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Magneto drives Hardcore Porsche 718 Spyder RS


We should be hugely relieved that Porsche’s RS bods have turned their eye to the firm’s smaller cars. The likes of the 911 GT3 and GT3 RS are wonderful things, but the 718 Cayman and Boxster have always been the kind of machinery that we knew could take a heap more grunt. Perhaps Porsche was holding back for fear of embarrassing the sainted 911? As the ICE Boxster looks the grim reaper in the eye hole, it’s been given the full RS treatment in the 718 Spyder RS – and what a simply glorious way to go. 

The Boxster Spyder has long been a highlight of the line-up: more power, more drama, more everything (less roof, mind). But the Spyder RS? That’s a whole different ballgame. Unlike its hard-top sibling, the 718 Cayman GT4 RS, it’s not quite as track-focused as its name suggests – it has a less dramatic front splitter than the Cayman, a pleasing ducktail at the back rather than a 747 wing, softer suspension… and no downforce-tastic underbody vanes, either. This isn’t for laptimes, it’s for fun – so why on earth would you want all that stuff on board? 

What I wasn’t expecting was to be partially deafened by the induction vent right next to my ear

What I wasn’t expecting was to be partially deafened by the induction vent right next to my ear

With less trickery and no roof, the Spyder RS weighs in at a rather respectable 1410kg (about the same as the lightest Lotus Emira). Part of its featherweight is also down to liberal use of Carbon Fibre Reinforced Plastic panels and seats, and you can lose more chunk by speccing the Weissach Package, which will give you 10kg back thanks to magnesium wheels. 

Its motor is that 4.0-litre naturally aspirated flat-six, kicking out 493bhp and 332lb ft, which is more than adequate. Plant your foot and you’ll hit 62mph from rest in 3.4 seconds, and clip 191mph if you’re truly committed. The power gets to the rear wheels via a seven-speed PDK only, which is probably for the best, because with that much grunt on board you might be a little busy switching gears on your own.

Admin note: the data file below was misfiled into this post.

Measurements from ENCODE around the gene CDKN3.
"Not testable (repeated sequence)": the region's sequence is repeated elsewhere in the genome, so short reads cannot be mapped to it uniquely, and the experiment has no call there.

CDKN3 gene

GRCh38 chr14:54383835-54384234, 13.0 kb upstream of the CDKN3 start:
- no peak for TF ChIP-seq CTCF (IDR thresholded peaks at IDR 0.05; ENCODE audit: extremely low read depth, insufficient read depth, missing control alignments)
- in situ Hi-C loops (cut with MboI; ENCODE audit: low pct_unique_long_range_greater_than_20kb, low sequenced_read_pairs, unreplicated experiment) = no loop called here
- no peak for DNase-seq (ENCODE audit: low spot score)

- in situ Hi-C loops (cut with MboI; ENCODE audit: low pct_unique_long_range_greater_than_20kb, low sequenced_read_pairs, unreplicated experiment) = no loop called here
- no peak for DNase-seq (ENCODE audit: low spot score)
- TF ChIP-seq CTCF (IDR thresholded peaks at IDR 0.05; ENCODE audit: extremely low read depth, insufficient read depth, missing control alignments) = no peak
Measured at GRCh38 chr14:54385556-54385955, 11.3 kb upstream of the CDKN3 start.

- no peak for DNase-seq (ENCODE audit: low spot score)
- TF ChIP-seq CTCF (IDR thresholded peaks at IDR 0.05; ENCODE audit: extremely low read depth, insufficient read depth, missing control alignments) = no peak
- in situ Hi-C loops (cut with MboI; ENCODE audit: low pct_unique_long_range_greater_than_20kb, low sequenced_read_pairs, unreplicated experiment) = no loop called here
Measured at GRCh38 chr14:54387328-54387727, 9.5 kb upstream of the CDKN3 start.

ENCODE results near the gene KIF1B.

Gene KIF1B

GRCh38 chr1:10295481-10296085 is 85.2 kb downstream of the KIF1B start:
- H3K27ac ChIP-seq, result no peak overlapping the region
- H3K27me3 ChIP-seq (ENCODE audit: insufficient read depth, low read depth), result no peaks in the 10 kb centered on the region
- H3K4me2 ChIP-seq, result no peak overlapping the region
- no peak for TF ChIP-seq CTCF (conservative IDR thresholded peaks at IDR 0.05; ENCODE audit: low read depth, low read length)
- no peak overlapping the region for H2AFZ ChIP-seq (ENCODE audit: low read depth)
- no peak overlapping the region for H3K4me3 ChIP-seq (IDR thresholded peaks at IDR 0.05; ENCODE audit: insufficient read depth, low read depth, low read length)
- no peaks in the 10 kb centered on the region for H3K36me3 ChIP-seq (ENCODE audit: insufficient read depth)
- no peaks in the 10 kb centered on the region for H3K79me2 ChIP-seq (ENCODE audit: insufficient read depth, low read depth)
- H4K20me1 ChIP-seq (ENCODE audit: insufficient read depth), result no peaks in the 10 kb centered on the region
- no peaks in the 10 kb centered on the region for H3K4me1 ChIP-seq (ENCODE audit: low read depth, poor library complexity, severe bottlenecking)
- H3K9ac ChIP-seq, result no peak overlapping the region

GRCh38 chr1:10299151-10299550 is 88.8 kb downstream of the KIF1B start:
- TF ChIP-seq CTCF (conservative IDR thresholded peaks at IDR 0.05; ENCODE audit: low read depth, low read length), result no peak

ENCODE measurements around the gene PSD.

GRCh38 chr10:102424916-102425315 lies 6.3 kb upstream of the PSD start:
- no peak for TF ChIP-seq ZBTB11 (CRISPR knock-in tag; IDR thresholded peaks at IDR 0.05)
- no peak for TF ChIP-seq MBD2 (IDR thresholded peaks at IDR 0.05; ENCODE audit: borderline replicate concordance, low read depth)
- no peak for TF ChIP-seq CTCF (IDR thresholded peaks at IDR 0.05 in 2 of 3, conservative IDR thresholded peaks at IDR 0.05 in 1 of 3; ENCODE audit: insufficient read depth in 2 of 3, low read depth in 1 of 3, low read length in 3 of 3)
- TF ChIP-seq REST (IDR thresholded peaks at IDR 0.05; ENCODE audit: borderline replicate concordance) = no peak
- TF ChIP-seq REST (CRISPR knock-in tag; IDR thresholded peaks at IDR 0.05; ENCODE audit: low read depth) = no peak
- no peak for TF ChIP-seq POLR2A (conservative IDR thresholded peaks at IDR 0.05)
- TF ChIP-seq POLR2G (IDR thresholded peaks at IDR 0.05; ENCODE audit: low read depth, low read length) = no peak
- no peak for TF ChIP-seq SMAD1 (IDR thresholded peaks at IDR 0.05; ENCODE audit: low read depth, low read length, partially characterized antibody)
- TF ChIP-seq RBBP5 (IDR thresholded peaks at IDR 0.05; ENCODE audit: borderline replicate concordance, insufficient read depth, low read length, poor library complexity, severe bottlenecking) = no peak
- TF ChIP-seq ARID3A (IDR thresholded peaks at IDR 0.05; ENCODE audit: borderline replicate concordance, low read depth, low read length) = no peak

Although this generation of Boxster is a little long in the tooth, it still looks good. OK, with a heap of jazzy carbon bits, a ducktail, massive intake vents and centrelock alloys, it certainly appears purposeful, but you’d hardly accuse it of looking outdated with or without. Its interior is sleek and unfussy, and uses an old version of Porsche’s infotainment set-up. That means you get real buttons to do things, plus easy-to-use CarPlay. For a modern car it’s remarkably simple, and is all the better for it. 

Now, you’d expect a car on RS-spec (albeit softly tuned) springs with carbon buckets to be something of a nightmare about town. It isn’t. In fact, going in assuming it’d leave me in an utter mess meant I was left relieved that it was compliant over speed humps and potholes. What I wasn’t expecting was to be partially deafened by the induction vent right next to my ear. There’s 4.0 litres of flat-six slap bang in the middle of the car, and it needs air to not go bang. To make sure it gets said air, there are a couple of intakes just behind each seat. When you give the motor a purposeful tickle, they fire out an almighty noise – it’s not unpleasant, but it won’t become a go-to for a zen sound bath, either.